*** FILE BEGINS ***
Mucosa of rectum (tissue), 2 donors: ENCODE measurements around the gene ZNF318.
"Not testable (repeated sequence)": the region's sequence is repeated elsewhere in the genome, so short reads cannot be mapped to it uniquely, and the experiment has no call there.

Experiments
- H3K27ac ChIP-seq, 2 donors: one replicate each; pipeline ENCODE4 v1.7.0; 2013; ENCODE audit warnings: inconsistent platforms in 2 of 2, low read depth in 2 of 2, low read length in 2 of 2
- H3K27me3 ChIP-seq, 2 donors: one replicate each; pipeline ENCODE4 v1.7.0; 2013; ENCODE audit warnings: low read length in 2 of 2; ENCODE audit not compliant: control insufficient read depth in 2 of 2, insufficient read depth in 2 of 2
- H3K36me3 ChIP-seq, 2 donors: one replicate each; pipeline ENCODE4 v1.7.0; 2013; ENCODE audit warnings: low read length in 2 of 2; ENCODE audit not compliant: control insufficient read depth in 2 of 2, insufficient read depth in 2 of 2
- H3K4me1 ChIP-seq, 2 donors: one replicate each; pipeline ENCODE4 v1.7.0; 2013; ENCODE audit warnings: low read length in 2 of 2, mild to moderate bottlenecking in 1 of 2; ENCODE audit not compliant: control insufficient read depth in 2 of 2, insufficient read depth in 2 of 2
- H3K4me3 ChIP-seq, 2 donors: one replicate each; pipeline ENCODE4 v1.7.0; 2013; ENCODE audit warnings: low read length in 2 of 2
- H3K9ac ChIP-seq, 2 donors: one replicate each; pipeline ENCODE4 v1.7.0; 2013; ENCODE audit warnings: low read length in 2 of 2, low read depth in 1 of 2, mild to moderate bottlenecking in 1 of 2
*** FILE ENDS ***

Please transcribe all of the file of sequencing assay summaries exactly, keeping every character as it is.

Mucosa of rectum (tissue), 2 donors: ENCODE measurements around the gene ZNF318.
"Not testable (repeated sequence)": the region's sequence is repeated elsewhere in the genome, so short reads cannot be mapped to it uniquely, and the experiment has no call there.

Experiments
- H3K27ac ChIP-seq, 2 donors: one replicate each; pipeline ENCODE4 v1.7.0; 2013; ENCODE audit warnings: inconsistent platforms in 2 of 2, low read depth in 2 of 2, low read length in 2 of 2
- H3K27me3 ChIP-seq, 2 donors: one replicate each; pipeline ENCODE4 v1.7.0; 2013; ENCODE audit warnings: low read length in 2 of 2; ENCODE audit not compliant: control insufficient read depth in 2 of 2, insufficient read depth in 2 of 2
- H3K36me3 ChIP-seq, 2 donors: one replicate each; pipeline ENCODE4 v1.7.0; 2013; ENCODE audit warnings: low read length in 2 of 2; ENCODE audit not compliant: control insufficient read depth in 2 of 2, insufficient read depth in 2 of 2
- H3K4me1 ChIP-seq, 2 donors: one replicate each; pipeline ENCODE4 v1.7.0; 2013; ENCODE audit warnings: low read length in 2 of 2, mild to moderate bottlenecking in 1 of 2; ENCODE audit not compliant: control insufficient read depth in 2 of 2, insufficient read depth in 2 of 2
- H3K4me3 ChIP-seq, 2 donors: one replicate each; pipeline ENCODE4 v1.7.0; 2013; ENCODE audit warnings: low read length in 2 of 2
- H3K9ac ChIP-seq, 2 donors: one replicate each; pipeline ENCODE4 v1.7.0; 2013; ENCODE audit warnings: low read length in 2 of 2, low read depth in 1 of 2, mild to moderate bottlenecking in 1 of 2